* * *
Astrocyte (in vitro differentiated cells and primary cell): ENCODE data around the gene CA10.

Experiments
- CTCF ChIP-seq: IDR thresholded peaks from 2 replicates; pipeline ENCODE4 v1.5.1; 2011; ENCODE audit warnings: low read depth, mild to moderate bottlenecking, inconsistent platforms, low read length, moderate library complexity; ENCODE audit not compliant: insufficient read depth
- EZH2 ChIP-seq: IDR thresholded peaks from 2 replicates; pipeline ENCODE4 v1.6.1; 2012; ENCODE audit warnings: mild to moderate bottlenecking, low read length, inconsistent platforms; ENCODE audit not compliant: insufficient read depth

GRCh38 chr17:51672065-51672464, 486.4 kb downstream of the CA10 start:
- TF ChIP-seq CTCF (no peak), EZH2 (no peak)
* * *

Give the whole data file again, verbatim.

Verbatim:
Astrocyte (in vitro differentiated cells and primary cell): ENCODE data around the gene CA10.

Experiments
- CTCF ChIP-seq: IDR thresholded peaks from 2 replicates; pipeline ENCODE4 v1.5.1; 2011; ENCODE audit warnings: low read depth, mild to moderate bottlenecking, inconsistent platforms, low read length, moderate library complexity; ENCODE audit not compliant: insufficient read depth
- EZH2 ChIP-seq: IDR thresholded peaks from 2 replicates; pipeline ENCODE4 v1.6.1; 2012; ENCODE audit warnings: mild to moderate bottlenecking, low read length, inconsistent platforms; ENCODE audit not compliant: insufficient read depth

GRCh38 chr17:51672065-51672464, 486.4 kb downstream of the CA10 start:
- TF ChIP-seq CTCF (no peak), EZH2 (no peak)